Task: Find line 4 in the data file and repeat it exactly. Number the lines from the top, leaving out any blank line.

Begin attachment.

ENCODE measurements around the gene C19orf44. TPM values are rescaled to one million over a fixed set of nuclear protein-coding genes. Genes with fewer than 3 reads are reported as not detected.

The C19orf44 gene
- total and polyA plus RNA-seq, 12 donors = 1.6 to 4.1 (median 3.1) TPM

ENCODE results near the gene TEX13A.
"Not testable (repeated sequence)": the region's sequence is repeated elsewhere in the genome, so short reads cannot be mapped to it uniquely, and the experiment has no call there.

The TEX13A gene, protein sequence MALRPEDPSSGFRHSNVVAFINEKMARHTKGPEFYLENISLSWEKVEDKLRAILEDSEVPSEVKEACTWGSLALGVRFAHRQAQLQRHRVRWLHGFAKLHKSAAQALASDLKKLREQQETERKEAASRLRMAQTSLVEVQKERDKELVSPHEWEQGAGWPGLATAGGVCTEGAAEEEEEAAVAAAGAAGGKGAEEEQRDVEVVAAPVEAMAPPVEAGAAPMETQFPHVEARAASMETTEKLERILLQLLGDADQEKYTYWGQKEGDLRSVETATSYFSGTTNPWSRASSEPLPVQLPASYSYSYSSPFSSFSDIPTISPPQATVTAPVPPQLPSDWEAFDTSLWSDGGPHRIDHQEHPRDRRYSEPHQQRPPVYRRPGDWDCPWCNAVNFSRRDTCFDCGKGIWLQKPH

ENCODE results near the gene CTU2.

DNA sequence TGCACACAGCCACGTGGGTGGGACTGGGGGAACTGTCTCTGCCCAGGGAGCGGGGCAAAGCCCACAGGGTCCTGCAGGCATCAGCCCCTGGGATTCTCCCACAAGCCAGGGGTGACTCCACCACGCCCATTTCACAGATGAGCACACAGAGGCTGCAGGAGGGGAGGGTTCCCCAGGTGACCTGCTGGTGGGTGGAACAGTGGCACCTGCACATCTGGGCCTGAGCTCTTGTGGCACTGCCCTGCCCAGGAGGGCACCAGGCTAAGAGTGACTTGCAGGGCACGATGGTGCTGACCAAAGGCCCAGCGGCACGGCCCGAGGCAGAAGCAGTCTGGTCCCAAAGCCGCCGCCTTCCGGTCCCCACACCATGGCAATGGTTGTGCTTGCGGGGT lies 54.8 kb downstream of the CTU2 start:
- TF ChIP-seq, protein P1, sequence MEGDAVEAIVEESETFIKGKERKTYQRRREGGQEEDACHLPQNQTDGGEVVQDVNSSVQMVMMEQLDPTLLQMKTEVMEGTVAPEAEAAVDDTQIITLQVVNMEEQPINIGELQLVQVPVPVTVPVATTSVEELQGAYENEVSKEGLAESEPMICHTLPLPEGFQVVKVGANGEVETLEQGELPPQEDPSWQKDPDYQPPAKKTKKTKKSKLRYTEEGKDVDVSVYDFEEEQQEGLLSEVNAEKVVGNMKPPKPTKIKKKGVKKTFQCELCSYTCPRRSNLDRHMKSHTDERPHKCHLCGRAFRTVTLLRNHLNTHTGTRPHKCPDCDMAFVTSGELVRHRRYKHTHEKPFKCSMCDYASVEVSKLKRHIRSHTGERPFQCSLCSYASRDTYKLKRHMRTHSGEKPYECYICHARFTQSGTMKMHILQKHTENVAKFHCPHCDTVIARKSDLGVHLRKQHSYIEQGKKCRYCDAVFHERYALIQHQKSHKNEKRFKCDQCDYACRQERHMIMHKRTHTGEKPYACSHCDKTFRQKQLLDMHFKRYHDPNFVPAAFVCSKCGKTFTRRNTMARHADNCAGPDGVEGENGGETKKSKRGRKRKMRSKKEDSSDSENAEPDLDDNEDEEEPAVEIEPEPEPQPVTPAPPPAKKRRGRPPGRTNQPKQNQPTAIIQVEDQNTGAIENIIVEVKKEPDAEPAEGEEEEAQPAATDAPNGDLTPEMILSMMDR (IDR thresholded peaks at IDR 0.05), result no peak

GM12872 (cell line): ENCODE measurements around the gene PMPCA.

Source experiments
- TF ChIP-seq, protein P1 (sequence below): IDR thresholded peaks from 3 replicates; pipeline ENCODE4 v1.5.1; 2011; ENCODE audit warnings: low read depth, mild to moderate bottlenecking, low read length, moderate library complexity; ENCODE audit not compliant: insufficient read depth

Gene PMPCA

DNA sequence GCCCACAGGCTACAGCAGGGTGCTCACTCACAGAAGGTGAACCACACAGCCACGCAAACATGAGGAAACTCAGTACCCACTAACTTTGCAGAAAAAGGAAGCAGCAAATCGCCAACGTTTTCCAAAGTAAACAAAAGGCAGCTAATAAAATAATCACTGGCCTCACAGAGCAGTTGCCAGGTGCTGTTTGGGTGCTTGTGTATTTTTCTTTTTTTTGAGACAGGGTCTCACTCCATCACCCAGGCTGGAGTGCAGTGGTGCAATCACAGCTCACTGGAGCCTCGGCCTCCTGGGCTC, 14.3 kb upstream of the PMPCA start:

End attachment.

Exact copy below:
ENCODE results near the gene TEX13A.